"This is a problem with some Catholic hospitals more than others," says Robb Miller, Washington executive director of Compassion & Choices, a nonprofit advocating for end-of-life choices. He describes Seattle's Providence Hospital and Tacoma's Franciscan Hospital as having a "very poor" record on talking about or referring for physician-assisted suicide. In comparison, PeaceHealth is "not so bad—they're willing to refer to an intermediary." He says that despite these barriers, what makes the system sing are the nurses and social workers at these Catholic institutions who break the rules. "They quietly and covertly inform patients about Death with Dignity and Compassion & Choices, but they do so at the risk of losing their job," Miller explains.

Providence spokeswoman Colleen Wadden says, "We respect the rights of patients and physicians to have confidential conversations, but Providence cannot participate in any way in a patient's suicide," in response to Miller's "very poor" rating. A spokesperson for Franciscan didn't return calls for comment.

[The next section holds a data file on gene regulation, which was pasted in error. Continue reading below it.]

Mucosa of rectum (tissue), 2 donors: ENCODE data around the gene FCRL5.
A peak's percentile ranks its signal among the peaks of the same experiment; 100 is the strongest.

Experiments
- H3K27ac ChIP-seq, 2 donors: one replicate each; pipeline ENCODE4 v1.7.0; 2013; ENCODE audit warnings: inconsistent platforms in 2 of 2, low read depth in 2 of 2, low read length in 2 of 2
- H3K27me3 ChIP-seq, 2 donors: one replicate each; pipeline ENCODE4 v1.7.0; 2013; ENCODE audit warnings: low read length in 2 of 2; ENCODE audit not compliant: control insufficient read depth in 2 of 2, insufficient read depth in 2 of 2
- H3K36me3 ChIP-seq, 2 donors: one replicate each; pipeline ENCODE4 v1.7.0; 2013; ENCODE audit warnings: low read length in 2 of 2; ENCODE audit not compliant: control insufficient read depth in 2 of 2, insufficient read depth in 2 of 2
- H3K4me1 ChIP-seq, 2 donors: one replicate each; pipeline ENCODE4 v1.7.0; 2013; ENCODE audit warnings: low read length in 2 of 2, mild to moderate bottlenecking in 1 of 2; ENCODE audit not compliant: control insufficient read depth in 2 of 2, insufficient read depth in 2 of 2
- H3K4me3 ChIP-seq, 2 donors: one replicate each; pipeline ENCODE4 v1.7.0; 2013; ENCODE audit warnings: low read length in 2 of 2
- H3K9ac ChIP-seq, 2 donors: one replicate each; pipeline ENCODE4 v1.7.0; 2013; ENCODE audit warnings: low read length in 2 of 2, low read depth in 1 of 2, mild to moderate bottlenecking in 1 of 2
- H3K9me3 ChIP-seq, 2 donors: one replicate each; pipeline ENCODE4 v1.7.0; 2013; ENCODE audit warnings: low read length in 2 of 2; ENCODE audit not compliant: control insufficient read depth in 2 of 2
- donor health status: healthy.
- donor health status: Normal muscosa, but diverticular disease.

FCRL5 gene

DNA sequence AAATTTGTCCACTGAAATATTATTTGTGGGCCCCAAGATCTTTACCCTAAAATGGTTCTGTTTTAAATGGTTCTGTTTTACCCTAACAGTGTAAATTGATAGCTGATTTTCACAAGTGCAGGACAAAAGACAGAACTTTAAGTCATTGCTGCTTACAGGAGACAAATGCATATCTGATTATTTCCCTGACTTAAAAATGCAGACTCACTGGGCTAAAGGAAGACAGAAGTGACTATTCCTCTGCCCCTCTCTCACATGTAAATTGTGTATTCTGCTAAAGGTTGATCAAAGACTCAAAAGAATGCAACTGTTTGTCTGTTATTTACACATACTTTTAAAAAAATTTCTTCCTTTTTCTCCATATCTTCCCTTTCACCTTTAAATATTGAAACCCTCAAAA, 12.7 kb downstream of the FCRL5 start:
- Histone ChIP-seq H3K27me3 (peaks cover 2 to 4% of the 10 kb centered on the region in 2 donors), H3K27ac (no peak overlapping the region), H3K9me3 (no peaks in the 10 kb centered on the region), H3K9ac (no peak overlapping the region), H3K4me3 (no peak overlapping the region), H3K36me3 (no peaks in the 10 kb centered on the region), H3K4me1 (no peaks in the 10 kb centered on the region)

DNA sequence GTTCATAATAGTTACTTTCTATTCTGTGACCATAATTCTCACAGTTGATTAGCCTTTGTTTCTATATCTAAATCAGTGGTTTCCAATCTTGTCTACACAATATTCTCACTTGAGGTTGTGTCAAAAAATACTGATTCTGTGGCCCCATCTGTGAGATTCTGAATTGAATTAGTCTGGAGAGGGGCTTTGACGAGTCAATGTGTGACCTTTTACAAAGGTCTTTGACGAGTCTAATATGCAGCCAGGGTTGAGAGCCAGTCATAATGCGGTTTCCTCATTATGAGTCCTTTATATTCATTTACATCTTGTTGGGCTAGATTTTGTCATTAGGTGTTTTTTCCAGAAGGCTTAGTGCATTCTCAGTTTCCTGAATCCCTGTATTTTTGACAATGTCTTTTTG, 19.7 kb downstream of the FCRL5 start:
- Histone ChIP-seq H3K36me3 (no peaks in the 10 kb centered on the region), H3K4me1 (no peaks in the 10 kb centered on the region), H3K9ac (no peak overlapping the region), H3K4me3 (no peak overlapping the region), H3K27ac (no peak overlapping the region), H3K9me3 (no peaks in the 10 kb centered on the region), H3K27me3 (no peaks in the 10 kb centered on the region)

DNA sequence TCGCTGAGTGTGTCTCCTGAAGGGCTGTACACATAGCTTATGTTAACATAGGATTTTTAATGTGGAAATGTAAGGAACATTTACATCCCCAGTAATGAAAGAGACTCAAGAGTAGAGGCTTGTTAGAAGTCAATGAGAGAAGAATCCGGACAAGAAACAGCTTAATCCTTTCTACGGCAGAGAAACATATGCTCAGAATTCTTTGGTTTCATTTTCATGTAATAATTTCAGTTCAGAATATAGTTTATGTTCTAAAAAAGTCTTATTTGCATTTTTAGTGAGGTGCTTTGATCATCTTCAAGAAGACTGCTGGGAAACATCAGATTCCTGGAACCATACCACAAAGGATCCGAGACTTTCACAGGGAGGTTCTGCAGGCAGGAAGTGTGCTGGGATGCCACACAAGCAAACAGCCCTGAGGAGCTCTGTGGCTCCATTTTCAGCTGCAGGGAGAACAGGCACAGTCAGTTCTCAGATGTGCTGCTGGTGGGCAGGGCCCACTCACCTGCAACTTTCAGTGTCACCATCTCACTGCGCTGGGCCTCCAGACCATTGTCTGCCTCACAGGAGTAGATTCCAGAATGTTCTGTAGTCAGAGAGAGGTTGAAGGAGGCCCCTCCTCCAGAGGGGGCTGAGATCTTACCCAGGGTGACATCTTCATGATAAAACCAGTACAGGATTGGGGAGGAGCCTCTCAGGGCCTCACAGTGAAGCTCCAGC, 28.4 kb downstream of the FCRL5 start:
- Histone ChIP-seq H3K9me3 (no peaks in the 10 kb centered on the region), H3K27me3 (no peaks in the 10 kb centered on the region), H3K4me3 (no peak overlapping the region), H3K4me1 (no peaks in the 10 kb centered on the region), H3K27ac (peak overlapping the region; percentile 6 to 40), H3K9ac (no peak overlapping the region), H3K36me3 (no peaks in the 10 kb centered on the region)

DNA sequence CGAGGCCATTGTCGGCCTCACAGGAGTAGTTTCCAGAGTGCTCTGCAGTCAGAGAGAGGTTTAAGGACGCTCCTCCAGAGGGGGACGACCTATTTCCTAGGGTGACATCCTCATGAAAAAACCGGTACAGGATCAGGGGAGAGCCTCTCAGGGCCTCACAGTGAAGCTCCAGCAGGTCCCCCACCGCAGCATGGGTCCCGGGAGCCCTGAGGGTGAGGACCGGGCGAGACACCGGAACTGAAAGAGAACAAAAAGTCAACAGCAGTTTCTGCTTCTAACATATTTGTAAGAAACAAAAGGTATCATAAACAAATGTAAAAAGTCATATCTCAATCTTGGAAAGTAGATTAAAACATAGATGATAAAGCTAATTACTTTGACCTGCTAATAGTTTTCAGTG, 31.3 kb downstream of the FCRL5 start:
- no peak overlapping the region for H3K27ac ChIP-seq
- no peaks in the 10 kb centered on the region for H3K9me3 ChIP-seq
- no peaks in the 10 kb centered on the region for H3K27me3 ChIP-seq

The worry about hospital retribution extends to Whatcom physicians who aren't even technically employed by PeaceHealth. Doctors who have private practices often have to admit patients to the hospital for advanced blood tests, X-rays, or surgeries. If they do, "they have to have medical staff privileges, and that means they have to agree with the hospital bylaws," the second Whatcom County physician explains. "You must read them and sign them. Once you've done that, you're bound by whatever they say."

I ask about the repercussions of not following the edicts. What happens if you're caught talking to patients about physician-assisted suicide in your private practice, or performing abortions, or, the trifecta of theoretical sins, assisting a fetal suicide on God's day of rest?